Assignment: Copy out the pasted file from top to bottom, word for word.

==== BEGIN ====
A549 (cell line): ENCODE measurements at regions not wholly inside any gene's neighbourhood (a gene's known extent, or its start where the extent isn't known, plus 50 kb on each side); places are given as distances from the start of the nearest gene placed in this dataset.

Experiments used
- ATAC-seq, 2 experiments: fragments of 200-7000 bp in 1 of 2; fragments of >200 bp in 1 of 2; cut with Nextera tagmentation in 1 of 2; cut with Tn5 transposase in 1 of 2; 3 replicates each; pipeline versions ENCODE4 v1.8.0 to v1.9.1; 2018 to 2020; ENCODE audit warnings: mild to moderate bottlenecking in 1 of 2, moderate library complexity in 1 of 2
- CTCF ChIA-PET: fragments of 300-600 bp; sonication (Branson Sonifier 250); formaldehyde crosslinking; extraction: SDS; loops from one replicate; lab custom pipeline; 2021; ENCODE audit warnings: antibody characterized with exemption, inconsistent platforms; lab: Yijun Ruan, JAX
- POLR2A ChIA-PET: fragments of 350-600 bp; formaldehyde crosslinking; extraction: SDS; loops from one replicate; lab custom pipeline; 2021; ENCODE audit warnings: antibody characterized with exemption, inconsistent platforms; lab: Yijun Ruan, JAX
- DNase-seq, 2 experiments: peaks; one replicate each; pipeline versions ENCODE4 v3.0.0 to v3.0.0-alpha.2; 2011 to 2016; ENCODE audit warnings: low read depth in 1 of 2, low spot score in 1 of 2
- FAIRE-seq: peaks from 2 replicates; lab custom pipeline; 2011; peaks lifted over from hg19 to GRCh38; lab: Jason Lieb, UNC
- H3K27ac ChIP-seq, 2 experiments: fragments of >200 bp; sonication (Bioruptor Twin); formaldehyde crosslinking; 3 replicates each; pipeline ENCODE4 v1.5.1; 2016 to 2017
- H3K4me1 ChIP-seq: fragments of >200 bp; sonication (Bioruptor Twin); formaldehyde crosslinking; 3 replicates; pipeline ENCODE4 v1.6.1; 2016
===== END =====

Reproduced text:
A549 (cell line): ENCODE measurements at regions not wholly inside any gene's neighbourhood (a gene's known extent, or its start where the extent isn't known, plus 50 kb on each side); places are given as distances from the start of the nearest gene placed in this dataset.

Experiments used
- ATAC-seq, 2 experiments: fragments of 200-7000 bp in 1 of 2; fragments of >200 bp in 1 of 2; cut with Nextera tagmentation in 1 of 2; cut with Tn5 transposase in 1 of 2; 3 replicates each; pipeline versions ENCODE4 v1.8.0 to v1.9.1; 2018 to 2020; ENCODE audit warnings: mild to moderate bottlenecking in 1 of 2, moderate library complexity in 1 of 2
- CTCF ChIA-PET: fragments of 300-600 bp; sonication (Branson Sonifier 250); formaldehyde crosslinking; extraction: SDS; loops from one replicate; lab custom pipeline; 2021; ENCODE audit warnings: antibody characterized with exemption, inconsistent platforms; lab: Yijun Ruan, JAX
- POLR2A ChIA-PET: fragments of 350-600 bp; formaldehyde crosslinking; extraction: SDS; loops from one replicate; lab custom pipeline; 2021; ENCODE audit warnings: antibody characterized with exemption, inconsistent platforms; lab: Yijun Ruan, JAX
- DNase-seq, 2 experiments: peaks; one replicate each; pipeline versions ENCODE4 v3.0.0 to v3.0.0-alpha.2; 2011 to 2016; ENCODE audit warnings: low read depth in 1 of 2, low spot score in 1 of 2
- FAIRE-seq: peaks from 2 replicates; lab custom pipeline; 2011; peaks lifted over from hg19 to GRCh38; lab: Jason Lieb, UNC
- H3K27ac ChIP-seq, 2 experiments: fragments of >200 bp; sonication (Bioruptor Twin); formaldehyde crosslinking; 3 replicates each; pipeline ENCODE4 v1.5.1; 2016 to 2017
- H3K4me1 ChIP-seq: fragments of >200 bp; sonication (Bioruptor Twin); formaldehyde crosslinking; 3 replicates; pipeline ENCODE4 v1.6.1; 2016